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Old 10-12-2020, 11:50 AM   #152
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We are very frequent travelers to Hawaii ... and our trips have gotten longer and longer as we approached retirement. Currently actively looking at homes on Oahu and Mauii. North shore of Oahu is my wife’s preference and Mauii is mine ... probably end up on north shore.
We would move there in a heartbeat if home prices were more realistic. ~$800k for under 1000 sqft on the North Shore, just seems ridiculous. We would consider spending up to $1m but I cannot find anything that is not old and in need of a lot of TLC. We do like being near the beach too, I suppose that explains the prices.

Like you I prefer Oahu for the healthcare. One would need to fly there from the The other islands in case of a serious emergency.
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Old 10-12-2020, 12:06 PM   #153
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Kelor,
I've vacationed in Tuscon in the winter multiple times, and I really like the area, and the size of that community.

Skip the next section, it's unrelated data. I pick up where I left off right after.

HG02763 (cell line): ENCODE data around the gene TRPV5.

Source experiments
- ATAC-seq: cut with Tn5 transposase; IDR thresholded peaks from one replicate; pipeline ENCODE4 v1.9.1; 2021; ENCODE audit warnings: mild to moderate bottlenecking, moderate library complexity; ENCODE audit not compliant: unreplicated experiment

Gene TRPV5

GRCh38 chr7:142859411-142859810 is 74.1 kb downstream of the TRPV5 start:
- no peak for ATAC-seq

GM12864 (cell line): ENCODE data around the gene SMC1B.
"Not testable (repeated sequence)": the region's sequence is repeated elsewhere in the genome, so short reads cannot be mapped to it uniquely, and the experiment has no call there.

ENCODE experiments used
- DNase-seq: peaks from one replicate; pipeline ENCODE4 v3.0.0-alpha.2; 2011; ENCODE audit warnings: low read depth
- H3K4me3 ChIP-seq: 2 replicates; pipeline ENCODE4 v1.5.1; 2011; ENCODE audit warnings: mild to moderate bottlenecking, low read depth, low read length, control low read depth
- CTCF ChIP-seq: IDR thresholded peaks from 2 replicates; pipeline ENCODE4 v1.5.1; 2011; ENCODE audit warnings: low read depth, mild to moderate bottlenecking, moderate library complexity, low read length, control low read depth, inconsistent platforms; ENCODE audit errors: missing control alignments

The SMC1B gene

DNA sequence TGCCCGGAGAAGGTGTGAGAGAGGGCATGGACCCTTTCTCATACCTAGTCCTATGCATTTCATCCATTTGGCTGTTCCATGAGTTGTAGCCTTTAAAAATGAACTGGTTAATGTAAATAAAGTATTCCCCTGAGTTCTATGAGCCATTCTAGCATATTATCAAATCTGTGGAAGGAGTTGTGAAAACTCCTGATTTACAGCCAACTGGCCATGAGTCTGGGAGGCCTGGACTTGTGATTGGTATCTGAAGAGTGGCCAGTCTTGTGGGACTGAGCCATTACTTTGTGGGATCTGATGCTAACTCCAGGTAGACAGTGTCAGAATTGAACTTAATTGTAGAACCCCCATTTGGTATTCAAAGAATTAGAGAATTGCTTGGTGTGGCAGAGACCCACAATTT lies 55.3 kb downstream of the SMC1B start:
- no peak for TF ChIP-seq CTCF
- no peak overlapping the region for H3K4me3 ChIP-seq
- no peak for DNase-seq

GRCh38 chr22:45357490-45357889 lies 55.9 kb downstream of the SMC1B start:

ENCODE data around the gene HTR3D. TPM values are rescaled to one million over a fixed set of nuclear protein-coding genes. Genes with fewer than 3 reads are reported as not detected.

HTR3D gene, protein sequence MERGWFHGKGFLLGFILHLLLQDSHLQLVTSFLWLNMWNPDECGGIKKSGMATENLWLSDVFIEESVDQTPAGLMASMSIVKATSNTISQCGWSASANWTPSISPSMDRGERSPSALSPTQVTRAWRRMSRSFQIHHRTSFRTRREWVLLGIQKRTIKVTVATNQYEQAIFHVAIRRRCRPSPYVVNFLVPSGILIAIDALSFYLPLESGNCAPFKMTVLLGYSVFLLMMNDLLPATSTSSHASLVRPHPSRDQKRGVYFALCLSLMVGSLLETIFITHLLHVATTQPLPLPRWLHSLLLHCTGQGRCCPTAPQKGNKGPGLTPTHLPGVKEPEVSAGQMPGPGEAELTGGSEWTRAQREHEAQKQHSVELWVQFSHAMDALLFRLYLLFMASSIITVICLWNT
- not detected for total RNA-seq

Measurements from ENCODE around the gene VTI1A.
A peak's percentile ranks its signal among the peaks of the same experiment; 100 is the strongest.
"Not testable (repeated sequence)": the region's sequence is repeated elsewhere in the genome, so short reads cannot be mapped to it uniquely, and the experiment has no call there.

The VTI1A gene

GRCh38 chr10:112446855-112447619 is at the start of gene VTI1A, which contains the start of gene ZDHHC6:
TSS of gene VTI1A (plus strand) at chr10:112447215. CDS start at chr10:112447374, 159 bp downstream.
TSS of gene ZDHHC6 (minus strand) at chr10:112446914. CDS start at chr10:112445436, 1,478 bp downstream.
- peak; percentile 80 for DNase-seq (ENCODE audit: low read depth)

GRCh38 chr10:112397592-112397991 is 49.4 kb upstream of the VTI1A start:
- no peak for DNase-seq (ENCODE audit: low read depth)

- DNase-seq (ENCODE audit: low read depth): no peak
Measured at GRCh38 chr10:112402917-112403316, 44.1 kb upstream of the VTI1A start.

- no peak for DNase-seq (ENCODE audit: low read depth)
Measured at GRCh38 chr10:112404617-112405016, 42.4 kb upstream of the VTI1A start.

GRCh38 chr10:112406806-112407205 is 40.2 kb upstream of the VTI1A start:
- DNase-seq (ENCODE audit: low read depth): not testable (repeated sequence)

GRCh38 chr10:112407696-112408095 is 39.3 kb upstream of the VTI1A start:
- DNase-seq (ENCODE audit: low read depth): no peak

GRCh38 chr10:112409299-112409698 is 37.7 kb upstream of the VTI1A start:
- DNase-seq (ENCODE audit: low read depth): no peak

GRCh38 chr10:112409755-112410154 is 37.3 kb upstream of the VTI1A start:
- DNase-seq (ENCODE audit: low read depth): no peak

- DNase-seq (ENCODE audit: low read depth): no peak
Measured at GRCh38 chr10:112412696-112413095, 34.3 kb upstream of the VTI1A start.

Lots of hiking and biking areas.
I still want a warmer winter climate (I'm from MN too.)
I also think the ocean is wonderful. I'm going to deal with the crowds of people in SWFL, and see how it goes.
You might want to checkout Palm Springs, CA too. A nice area, and warmer than Tucson. Not sure about hockey.
Take care, JP
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Though not yet retired, our goal is to winter somewhere, so we built criteria that looked like this:

Warm - This rules out almost everywhere since we are only concerned about Jan-March temperatures. We also, for the moment, only want to look in the states.
College or University nearby - A great way to take in a play, see a good bar band, or watch a game.
Water - We disagree on this one. I think a great golf course pool suffices. My wife would like to see a big body of water.
Hockey - Yes. We're from Minnesota